Where was this passion all semester?! I feel as if spoken-word should be performed exactly the way each author performs it. I’m almost afraid to label it a performance. Speaking a poem rather than having to type it in print opens the door for emotions to be free. When I read Sylvia Plath and Amiri Baraka poetry I can see their passion in their words and punctuation on the page and attempt to read each piece as active as they may read it if they had the opportunity to let their emotions be wild and free on stage. I don’t think I know about the Staceyann Chin performance that you are talking about. To say that Staceyann is  “acting” like an angry black women is to judge and marginalize her performance, to remove Staceyann Chin from her piece, and to throw her into an archetype of an “angry black woman”: this is where I find the issue. I would say that Stacey Chin is being an angry Stacey Chin. The closed mindedness is when to categorize and lable wild free emotions to help you understand it. You basically put the wild free emotion back in a cage when you use “acting like an angry black woman” as a description of art.  I wanted to talk about the saxophone player that most likely looked forward to having the honor of playing along with Amiri Baraka.  However, I do feel that Amiri chose to have a white saxophonist to add to the message of the poem. The poem that we watch by Amiri Baraka broke the allowance of white people, in this country, to always be free from guilt. While they blame the colored people that live in this country (not just black people).  The class fell right back into what Amiri Baraka was trying to break.  The white man became the victim and Amiri Baraka was laughed at.  I wasn’t surprised. Consider Kanye West’s video with the white ballerinas (do u think those ballerina were unfortunate too) and the black people as civilized having dinner(Kanye west took it a step past black and white because even the black people wouldnt accept the women he brought to dinner because she was different and wanted to lable her as weird and strange because of their closed mindeness.) The same point was trying to be made by Amiri I would guess to have the white people do the work and perform for black people for once.  But if we go as far as to say that it was strategic by Amiri Baraka we already begin to criminalize him because we are saying that it was premeditated.  So Molly I must say that I do have a problem with you “nearly ripping your hair out when Amiri hooed like an owl.”  You did not understand the symbolic significance of the owl within the context of the poem so your closed mind could only laugh to set you free from your mental prison as Amiri Baraka successfully got under your skin and aggravated you. I’m sure there are more unfortunate saxophone players out there.  I was very disappointed how the class responded to Amiri Baraka’s poem how we weren’t as open minded as we act. Now look at Kanye West’s Video After we saw Amiri Baraka where will your brain take you.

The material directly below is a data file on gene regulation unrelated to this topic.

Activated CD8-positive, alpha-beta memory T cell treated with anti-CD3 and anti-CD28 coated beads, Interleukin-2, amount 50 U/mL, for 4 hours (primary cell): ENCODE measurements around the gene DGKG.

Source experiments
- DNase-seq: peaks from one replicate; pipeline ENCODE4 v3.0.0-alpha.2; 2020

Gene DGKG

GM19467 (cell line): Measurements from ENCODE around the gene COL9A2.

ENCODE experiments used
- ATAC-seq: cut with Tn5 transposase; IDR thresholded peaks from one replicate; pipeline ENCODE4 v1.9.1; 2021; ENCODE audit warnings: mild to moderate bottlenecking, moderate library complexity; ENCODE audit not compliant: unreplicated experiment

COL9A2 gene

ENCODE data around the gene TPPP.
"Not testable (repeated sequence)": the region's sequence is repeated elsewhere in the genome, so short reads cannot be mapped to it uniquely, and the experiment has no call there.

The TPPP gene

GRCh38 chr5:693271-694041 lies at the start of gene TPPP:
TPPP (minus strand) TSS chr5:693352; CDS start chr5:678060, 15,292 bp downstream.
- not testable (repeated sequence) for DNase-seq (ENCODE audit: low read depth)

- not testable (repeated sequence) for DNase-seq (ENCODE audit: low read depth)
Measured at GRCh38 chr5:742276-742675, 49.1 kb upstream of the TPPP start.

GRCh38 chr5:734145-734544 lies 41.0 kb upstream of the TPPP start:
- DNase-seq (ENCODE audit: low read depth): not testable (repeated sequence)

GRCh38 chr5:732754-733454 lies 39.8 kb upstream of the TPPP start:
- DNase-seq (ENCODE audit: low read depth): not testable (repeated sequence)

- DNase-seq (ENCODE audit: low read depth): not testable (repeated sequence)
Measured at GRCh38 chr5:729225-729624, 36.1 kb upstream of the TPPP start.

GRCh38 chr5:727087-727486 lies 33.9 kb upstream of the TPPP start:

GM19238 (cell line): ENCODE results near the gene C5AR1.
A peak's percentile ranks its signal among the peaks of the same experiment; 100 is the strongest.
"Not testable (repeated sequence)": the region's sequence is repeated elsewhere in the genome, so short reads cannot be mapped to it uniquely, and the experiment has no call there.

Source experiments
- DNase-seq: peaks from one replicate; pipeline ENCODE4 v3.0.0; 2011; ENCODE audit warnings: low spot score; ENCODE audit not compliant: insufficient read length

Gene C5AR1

Stress Be Gone